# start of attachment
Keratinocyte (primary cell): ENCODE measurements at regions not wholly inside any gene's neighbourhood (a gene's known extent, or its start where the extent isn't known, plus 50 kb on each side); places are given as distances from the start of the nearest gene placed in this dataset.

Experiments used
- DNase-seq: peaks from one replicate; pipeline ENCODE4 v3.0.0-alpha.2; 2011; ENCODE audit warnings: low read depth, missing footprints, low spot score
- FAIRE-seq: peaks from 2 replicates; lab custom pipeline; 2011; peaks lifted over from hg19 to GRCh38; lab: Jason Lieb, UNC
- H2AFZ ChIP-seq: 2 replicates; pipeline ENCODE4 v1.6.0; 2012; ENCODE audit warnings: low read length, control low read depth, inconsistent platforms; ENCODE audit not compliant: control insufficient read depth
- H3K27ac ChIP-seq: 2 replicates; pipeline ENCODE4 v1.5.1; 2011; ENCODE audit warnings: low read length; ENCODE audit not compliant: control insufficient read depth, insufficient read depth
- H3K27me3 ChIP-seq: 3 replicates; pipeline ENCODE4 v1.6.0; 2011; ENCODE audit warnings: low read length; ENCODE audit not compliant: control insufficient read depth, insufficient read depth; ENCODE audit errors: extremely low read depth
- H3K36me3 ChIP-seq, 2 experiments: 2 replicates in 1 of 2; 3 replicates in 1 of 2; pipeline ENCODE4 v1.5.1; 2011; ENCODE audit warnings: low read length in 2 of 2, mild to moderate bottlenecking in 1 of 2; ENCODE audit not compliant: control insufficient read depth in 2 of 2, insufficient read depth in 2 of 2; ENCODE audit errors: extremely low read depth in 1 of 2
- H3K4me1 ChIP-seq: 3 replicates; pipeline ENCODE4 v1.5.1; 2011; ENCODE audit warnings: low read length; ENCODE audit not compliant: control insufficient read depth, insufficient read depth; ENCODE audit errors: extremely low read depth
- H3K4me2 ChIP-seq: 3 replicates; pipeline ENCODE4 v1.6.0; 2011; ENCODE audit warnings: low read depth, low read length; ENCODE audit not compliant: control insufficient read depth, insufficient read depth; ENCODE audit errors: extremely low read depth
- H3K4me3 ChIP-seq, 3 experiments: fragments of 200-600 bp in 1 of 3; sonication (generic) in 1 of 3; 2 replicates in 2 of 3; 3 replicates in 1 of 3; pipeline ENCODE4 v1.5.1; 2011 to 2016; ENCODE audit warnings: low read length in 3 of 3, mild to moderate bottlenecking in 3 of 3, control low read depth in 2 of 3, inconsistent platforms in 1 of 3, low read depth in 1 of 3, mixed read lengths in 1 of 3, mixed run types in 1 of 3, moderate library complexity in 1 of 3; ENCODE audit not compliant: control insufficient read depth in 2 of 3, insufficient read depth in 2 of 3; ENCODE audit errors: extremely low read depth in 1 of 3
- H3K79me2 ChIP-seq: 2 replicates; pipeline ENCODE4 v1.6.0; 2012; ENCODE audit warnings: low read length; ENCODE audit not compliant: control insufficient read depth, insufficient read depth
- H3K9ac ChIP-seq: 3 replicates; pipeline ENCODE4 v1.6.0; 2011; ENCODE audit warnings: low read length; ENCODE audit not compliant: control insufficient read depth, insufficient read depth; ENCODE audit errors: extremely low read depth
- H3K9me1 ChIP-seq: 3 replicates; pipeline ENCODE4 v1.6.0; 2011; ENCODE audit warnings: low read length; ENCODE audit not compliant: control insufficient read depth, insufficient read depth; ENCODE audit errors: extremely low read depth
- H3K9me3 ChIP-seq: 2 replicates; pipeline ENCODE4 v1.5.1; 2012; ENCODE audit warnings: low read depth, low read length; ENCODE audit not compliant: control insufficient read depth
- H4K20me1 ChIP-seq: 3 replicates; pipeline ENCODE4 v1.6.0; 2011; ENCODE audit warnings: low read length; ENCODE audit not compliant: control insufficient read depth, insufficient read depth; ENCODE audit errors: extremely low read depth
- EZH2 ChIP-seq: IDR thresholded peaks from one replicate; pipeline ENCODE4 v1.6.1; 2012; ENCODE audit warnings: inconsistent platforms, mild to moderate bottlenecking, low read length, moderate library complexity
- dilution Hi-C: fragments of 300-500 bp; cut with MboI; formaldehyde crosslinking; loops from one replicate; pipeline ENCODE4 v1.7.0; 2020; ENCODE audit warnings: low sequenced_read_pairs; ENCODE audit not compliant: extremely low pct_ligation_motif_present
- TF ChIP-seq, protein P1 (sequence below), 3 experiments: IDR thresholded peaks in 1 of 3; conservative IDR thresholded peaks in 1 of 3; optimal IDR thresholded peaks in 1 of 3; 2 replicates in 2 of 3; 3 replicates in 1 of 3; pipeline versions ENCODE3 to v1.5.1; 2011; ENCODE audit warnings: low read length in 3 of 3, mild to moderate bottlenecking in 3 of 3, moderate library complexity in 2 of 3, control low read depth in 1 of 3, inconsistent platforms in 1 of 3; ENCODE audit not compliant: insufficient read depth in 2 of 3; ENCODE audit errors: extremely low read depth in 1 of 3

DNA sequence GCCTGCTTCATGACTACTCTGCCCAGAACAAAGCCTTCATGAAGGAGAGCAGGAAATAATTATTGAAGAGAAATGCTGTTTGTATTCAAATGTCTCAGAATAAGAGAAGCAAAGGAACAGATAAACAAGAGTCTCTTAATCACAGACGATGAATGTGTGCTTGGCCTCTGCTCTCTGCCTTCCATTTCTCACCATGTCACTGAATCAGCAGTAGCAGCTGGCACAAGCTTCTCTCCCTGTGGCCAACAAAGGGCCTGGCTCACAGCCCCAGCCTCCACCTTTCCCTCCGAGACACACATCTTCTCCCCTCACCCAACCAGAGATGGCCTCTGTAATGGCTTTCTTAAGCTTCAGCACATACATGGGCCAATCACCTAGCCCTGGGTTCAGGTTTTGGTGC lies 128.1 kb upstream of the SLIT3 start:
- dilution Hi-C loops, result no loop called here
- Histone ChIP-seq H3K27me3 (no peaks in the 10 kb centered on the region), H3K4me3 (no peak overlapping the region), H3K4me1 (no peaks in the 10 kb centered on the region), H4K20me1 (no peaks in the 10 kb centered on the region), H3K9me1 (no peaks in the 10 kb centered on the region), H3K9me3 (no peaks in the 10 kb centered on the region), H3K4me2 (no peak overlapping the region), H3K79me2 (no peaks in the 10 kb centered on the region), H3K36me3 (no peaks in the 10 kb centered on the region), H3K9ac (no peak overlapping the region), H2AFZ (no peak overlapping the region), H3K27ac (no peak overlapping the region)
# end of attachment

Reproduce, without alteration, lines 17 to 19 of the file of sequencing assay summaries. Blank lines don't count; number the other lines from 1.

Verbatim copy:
- EZH2 ChIP-seq: IDR thresholded peaks from one replicate; pipeline ENCODE4 v1.6.1; 2012; ENCODE audit warnings: inconsistent platforms, mild to moderate bottlenecking, low read length, moderate library complexity
- dilution Hi-C: fragments of 300-500 bp; cut with MboI; formaldehyde crosslinking; loops from one replicate; pipeline ENCODE4 v1.7.0; 2020; ENCODE audit warnings: low sequenced_read_pairs; ENCODE audit not compliant: extremely low pct_ligation_motif_present
- TF ChIP-seq, protein P1 (sequence below), 3 experiments: IDR thresholded peaks in 1 of 3; conservative IDR thresholded peaks in 1 of 3; optimal IDR thresholded peaks in 1 of 3; 2 replicates in 2 of 3; 3 replicates in 1 of 3; pipeline versions ENCODE3 to v1.5.1; 2011; ENCODE audit warnings: low read length in 3 of 3, mild to moderate bottlenecking in 3 of 3, moderate library complexity in 2 of 3, control low read depth in 1 of 3, inconsistent platforms in 1 of 3; ENCODE audit not compliant: insufficient read depth in 2 of 3; ENCODE audit errors: extremely low read depth in 1 of 3